Journal of the New Zealand Medical Association, 28-January-2005, Vol 118 No 1208
Health expenditure and the ageing population
A recent report issued by the New Zealand Ministry of Health raises important issues about the effect of the ageing population on the funding of future health services in New Zealand. The report entitled Population Ageing and Health Expenditure: New Zealand 2002–20511 was a joint project of the Ministry of Health and the New Zealand Treasury, and is available on the Ministry of Health website.1
The report is based on the observation that the population of New Zealand will begin a period of rapid structural ageing as the large ‘baby boom’ cohorts of 1945–1975 reach retirement age. This will transform the age distribution of the population, so (by the late 2040s) the proportion of the population aged 65 years and over will double—from 12% at present to approximately 24%.
At the same time, the proportion of the population aged 85 years and over will increase more than fourfold, from approximately 1.3% to 5.5% (Figure 1). This demographic transformation will create some problems for the provision of health services.
Figure 1. Older people (aged 65+ and 85+ years) as a proportion of the total population in New Zealand, 2001–2051
The report claims that per capita health expenditure in real terms is driven by the interaction of three factors—population ageing, health status, and coverage/prices. In reality, these factors are not independent of each other: mortality is both a dimension of health status and of population ageing, and investment in service coverage or health care technology impacts favourably on health status (both mortality and morbidity). It is the interaction of these variables that form the basis of the projected need.
In the New Zealand Medical Journal, we have previously considered whether enough is spent on healthcare in New Zealand.2 While (in absolute terms) the amount of money spent on healthcare has increased steadily, the percentage of GDP has largely constant since 1976 (Figure 2). Over the next 50 years, the Treasury’s long term fiscal model projects an average annual growth rate in gross domestic product (GDP) of 1.5% per worker.3
If the same percentage of GDP is spent, healthcare expenditure will continue to increase steadily, however is it enough?
Figure 2. Total health expenditure (constant 2002 dollars) and expenditure as a percent of gross domestic product (GDP) in New Zealand
There are many possible scenarios depending on the interaction of the variables described above that determine the need. The report Population Ageing and Health Expenditure: New Zealand 2002–2051 suggests the most likely scenario (i.e. the central scenario; characterised by a growth rate in coverage and prices of 1.5%, associated with a mortality reduction rate of 1.5% and a disability prevalence reduction rate of 0.5%) is where government health expenditure as a percentage of GDP increases over the projection period from 6.2% (in 2002) to 9.2% (in 2051), an increase of almost exactly 50%.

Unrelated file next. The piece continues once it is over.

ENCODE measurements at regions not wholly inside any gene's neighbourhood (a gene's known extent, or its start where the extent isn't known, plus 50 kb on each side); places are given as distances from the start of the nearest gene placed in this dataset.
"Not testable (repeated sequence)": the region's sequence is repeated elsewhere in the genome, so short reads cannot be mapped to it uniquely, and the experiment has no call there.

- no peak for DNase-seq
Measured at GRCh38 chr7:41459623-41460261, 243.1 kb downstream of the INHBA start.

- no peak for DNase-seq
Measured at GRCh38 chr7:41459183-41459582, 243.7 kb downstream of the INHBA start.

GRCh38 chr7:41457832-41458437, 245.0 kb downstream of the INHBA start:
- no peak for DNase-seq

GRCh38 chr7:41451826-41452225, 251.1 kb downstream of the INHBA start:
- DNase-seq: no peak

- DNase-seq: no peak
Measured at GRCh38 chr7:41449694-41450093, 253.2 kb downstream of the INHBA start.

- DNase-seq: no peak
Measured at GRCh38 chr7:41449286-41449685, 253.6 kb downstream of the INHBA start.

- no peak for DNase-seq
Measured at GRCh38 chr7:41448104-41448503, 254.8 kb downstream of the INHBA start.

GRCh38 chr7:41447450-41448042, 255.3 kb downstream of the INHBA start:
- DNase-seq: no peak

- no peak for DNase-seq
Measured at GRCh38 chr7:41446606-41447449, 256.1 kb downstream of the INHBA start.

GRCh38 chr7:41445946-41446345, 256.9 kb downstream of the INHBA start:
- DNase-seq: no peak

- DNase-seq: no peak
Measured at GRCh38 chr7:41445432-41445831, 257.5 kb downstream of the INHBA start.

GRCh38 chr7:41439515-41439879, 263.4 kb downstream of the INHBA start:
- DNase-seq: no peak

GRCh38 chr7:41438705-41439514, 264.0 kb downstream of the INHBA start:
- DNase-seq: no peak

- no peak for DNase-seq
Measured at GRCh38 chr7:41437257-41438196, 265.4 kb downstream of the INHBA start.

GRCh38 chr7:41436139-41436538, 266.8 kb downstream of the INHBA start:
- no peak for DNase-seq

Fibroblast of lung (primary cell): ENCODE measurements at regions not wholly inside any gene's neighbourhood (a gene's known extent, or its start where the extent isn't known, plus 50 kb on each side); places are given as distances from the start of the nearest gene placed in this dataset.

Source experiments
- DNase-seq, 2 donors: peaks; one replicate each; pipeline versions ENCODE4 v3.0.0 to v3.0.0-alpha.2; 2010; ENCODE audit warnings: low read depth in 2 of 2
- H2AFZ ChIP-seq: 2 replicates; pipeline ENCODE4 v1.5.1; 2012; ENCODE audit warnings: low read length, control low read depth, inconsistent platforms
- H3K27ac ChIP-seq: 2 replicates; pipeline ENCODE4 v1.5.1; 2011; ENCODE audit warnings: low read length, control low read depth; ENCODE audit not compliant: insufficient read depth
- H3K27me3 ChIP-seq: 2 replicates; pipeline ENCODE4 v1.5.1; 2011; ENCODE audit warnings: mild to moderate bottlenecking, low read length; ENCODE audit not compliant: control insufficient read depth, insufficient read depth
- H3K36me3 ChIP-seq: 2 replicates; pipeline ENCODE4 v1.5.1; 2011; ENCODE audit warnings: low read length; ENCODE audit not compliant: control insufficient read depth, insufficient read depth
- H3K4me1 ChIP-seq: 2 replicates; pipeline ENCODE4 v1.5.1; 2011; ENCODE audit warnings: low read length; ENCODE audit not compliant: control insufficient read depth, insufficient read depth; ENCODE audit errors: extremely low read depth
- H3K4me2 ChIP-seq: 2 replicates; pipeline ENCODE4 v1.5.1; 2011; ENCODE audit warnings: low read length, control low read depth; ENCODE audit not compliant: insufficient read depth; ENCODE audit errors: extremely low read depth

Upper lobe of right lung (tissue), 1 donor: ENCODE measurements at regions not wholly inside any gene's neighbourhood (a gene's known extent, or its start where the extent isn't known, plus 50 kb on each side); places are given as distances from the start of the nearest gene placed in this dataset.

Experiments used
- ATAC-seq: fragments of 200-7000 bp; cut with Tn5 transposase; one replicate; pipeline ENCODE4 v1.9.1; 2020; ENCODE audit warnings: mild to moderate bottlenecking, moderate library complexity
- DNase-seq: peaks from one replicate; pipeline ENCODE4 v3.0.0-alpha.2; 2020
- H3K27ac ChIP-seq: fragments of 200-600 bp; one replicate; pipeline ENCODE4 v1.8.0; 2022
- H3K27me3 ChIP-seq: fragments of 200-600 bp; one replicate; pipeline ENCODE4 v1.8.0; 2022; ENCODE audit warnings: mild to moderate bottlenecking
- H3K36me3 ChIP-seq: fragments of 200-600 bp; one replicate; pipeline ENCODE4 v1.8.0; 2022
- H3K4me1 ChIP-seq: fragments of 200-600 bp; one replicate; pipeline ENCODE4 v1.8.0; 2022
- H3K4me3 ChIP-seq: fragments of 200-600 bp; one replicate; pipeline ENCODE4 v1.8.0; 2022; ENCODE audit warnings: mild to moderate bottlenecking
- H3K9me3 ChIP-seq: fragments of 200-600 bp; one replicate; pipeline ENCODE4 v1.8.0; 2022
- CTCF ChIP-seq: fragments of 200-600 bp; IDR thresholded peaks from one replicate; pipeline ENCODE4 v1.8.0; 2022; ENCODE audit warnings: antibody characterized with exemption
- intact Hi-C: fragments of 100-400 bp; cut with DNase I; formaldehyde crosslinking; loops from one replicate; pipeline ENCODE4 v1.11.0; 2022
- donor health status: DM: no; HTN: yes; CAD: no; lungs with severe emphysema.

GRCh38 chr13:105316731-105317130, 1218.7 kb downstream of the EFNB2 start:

For the first decade (ie, until approximately 2012), there is no immediate change in the percentage of GDP spent on health. The rate of increase remains relatively slow until approximately 2026, after which it accelerates. Then under the most likely scenario (described above) there will be a one percentage point increase in the health share of GDP occurs from 2002 to 2026, compared to a two percentage point increase from 2026 to 2051.
The summary of key points and key messages from Population Ageing and Health Expenditure: New Zealand 2002–2051 are listed here.
The complex political economy effects of population ageing are not examined in the report. However, a substantial increase in the proportion of health care resources consumed by the 65+ age group, relative to younger age groups, appears inevitable.
More generally, they conclude that population ageing—despite associated improvements in (non-fatal) health status—will make a substantial contribution to future health spending pressure. However, this source of spending pressure will be less than that arising from the anticipated growth in coverage and prices.
Apart from the report Population Ageing and Health Expenditure: New Zealand 2002–2051, the Ministry of Health have released two other related reports on the health of the ageing population. The first is a background paper that reviews international literature on the projected impact of population ageing on health and disability support services and undertakes some preliminary assessment of future demand in New Zealand:4 Impact of population ageing in New Zealand on the demand for health and disability support services, and workforce implications.
The second report, which has been prepared by the New Zealand Institute of Economic Research (NZIER) is a discussion document that analyses demand for health and disability support services; projects future demand to 2021 and identifies workforce implications:5 Ageing New Zealand and Health and Disability Services 2001–2021.
To summarise, the effect of the ageing population is an important issue and will have a major influence on health expenditure in New Zealand over the next 50 years. Those interested in this subject should read the documents references below.
Author information: Frank A Frizelle, Professor of Colorectal Surgery, Department of Surgery, Christchurch Hospital, Christchurch
Correspondence: Professor Frank A Frizelle, Department of Surgery, Christchurch Hospital, Private Bag 4710, Christchurch. Fax: (03) 364 0352; email: email@example.com
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